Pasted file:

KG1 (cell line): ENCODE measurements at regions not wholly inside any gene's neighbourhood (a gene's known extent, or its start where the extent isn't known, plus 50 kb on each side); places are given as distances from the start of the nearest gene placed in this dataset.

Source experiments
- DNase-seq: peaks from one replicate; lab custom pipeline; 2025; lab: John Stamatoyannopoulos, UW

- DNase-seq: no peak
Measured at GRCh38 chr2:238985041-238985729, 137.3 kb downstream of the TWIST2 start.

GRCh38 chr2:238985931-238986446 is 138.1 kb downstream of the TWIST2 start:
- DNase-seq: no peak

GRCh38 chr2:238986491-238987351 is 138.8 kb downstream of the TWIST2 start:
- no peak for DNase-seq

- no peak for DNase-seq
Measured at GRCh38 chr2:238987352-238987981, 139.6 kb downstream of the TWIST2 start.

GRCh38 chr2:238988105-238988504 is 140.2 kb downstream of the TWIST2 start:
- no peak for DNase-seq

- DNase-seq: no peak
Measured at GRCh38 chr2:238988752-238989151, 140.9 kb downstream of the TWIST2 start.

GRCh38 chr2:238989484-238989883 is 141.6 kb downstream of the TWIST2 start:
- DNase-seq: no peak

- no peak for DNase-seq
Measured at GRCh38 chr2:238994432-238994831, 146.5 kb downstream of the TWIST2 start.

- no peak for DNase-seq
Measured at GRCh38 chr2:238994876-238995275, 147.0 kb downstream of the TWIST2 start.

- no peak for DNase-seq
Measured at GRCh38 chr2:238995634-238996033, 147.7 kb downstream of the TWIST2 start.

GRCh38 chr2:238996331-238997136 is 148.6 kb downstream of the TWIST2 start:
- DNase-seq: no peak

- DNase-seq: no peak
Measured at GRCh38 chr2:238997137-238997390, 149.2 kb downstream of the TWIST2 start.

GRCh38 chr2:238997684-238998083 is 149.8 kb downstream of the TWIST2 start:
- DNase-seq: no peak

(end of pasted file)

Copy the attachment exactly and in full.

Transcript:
KG1 (cell line): ENCODE measurements at regions not wholly inside any gene's neighbourhood (a gene's known extent, or its start where the extent isn't known, plus 50 kb on each side); places are given as distances from the start of the nearest gene placed in this dataset.

Source experiments
- DNase-seq: peaks from one replicate; lab custom pipeline; 2025; lab: John Stamatoyannopoulos, UW

- DNase-seq: no peak
Measured at GRCh38 chr2:238985041-238985729, 137.3 kb downstream of the TWIST2 start.

GRCh38 chr2:238985931-238986446 is 138.1 kb downstream of the TWIST2 start:
- DNase-seq: no peak

GRCh38 chr2:238986491-238987351 is 138.8 kb downstream of the TWIST2 start:
- no peak for DNase-seq

- no peak for DNase-seq
Measured at GRCh38 chr2:238987352-238987981, 139.6 kb downstream of the TWIST2 start.

GRCh38 chr2:238988105-238988504 is 140.2 kb downstream of the TWIST2 start:
- no peak for DNase-seq

- DNase-seq: no peak
Measured at GRCh38 chr2:238988752-238989151, 140.9 kb downstream of the TWIST2 start.

GRCh38 chr2:238989484-238989883 is 141.6 kb downstream of the TWIST2 start:
- DNase-seq: no peak

- no peak for DNase-seq
Measured at GRCh38 chr2:238994432-238994831, 146.5 kb downstream of the TWIST2 start.

- no peak for DNase-seq
Measured at GRCh38 chr2:238994876-238995275, 147.0 kb downstream of the TWIST2 start.

- no peak for DNase-seq
Measured at GRCh38 chr2:238995634-238996033, 147.7 kb downstream of the TWIST2 start.

GRCh38 chr2:238996331-238997136 is 148.6 kb downstream of the TWIST2 start:
- DNase-seq: no peak

- DNase-seq: no peak
Measured at GRCh38 chr2:238997137-238997390, 149.2 kb downstream of the TWIST2 start.

GRCh38 chr2:238997684-238998083 is 149.8 kb downstream of the TWIST2 start:
- DNase-seq: no peak